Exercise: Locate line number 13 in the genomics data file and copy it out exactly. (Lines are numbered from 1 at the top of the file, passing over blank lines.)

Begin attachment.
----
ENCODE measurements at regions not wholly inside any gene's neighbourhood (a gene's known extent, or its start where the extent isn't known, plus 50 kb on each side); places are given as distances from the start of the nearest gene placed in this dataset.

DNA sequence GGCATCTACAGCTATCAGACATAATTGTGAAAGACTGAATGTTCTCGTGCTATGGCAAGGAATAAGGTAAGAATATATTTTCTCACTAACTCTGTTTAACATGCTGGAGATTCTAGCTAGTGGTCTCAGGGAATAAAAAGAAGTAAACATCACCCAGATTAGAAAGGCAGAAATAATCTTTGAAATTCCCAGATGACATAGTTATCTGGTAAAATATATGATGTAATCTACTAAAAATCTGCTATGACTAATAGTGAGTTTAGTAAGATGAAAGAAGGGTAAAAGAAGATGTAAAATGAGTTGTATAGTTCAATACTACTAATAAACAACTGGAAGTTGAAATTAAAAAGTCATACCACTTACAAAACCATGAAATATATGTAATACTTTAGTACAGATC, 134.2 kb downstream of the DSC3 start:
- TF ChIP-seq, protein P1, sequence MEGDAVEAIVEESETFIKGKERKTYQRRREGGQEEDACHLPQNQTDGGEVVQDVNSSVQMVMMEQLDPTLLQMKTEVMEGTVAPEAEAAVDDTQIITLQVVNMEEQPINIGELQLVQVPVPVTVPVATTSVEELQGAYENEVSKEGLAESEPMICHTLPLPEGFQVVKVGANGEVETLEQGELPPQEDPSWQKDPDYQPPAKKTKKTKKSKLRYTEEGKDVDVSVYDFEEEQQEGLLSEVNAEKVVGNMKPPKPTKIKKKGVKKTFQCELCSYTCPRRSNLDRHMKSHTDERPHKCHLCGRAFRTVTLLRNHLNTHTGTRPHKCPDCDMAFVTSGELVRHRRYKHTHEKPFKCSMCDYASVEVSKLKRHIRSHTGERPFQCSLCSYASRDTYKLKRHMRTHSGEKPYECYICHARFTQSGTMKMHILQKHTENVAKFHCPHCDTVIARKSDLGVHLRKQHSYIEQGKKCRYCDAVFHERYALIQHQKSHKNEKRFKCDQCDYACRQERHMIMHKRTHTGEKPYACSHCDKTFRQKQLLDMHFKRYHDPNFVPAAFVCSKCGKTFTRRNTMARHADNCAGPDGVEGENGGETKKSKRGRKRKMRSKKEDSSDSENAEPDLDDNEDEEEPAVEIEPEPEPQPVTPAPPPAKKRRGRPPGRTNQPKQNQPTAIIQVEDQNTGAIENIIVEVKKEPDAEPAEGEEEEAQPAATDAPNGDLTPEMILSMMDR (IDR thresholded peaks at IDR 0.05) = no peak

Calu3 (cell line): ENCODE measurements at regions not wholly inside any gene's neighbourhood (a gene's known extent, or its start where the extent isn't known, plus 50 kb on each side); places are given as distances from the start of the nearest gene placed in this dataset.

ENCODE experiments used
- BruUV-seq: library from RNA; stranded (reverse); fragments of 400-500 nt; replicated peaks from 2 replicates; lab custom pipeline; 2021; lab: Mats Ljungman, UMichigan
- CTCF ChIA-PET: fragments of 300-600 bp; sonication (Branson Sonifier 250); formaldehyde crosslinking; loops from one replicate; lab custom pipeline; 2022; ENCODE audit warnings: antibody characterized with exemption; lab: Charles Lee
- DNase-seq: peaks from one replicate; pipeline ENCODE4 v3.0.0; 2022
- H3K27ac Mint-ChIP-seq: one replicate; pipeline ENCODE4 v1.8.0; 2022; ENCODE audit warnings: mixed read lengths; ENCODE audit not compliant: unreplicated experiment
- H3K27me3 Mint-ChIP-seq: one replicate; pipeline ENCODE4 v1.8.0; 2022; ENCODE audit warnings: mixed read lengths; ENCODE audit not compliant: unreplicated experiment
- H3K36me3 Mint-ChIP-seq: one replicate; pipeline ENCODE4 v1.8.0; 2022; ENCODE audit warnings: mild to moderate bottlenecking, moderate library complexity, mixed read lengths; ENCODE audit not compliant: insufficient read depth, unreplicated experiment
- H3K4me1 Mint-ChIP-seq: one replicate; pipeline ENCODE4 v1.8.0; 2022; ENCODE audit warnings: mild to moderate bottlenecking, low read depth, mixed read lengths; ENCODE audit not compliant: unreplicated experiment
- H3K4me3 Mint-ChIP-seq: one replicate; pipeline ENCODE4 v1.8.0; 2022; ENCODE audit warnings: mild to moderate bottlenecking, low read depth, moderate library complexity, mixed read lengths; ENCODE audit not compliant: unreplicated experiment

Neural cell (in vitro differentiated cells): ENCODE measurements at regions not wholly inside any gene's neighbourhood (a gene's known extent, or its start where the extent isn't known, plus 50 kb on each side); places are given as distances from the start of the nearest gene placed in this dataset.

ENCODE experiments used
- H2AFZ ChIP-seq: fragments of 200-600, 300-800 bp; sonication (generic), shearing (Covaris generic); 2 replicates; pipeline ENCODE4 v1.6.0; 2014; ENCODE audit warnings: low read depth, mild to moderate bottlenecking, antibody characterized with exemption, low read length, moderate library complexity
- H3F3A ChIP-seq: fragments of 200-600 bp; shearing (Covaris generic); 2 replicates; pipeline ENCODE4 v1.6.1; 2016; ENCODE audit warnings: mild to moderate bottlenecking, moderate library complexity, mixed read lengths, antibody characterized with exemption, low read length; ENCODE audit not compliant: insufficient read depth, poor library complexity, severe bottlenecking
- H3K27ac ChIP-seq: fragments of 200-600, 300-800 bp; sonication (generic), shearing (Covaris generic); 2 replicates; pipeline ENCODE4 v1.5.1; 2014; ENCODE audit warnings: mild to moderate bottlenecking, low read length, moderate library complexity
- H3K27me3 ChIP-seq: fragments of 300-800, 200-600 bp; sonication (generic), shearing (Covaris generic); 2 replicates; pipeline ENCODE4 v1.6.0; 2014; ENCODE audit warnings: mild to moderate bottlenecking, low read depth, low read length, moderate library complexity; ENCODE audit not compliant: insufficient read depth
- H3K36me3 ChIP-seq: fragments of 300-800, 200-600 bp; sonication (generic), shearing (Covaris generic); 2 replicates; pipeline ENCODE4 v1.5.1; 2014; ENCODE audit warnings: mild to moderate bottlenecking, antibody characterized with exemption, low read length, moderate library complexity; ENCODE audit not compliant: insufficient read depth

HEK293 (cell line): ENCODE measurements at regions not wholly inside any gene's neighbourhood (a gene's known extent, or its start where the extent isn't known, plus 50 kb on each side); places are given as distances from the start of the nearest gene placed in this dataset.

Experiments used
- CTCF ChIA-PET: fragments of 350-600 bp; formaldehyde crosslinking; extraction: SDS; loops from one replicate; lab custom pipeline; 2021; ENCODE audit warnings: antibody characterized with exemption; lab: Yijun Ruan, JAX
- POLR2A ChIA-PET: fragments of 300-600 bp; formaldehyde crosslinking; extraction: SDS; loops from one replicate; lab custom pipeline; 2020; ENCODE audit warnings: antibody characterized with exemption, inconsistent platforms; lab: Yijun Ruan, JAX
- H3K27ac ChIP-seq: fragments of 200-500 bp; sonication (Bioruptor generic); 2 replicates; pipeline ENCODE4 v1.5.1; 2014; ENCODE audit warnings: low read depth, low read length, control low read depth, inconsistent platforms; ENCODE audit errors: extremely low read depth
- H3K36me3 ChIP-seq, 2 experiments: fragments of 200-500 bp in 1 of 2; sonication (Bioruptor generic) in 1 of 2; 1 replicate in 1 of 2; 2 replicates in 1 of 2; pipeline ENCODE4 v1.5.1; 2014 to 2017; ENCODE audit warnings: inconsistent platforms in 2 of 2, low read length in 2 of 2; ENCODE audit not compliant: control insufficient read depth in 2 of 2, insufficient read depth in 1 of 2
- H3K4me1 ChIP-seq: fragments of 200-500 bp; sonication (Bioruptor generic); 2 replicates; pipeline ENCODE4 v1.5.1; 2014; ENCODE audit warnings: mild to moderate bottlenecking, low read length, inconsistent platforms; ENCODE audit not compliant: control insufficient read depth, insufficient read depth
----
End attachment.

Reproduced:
- H3K4me3 Mint-ChIP-seq: one replicate; pipeline ENCODE4 v1.8.0; 2022; ENCODE audit warnings: mild to moderate bottlenecking, low read depth, moderate library complexity, mixed read lengths; ENCODE audit not compliant: unreplicated experiment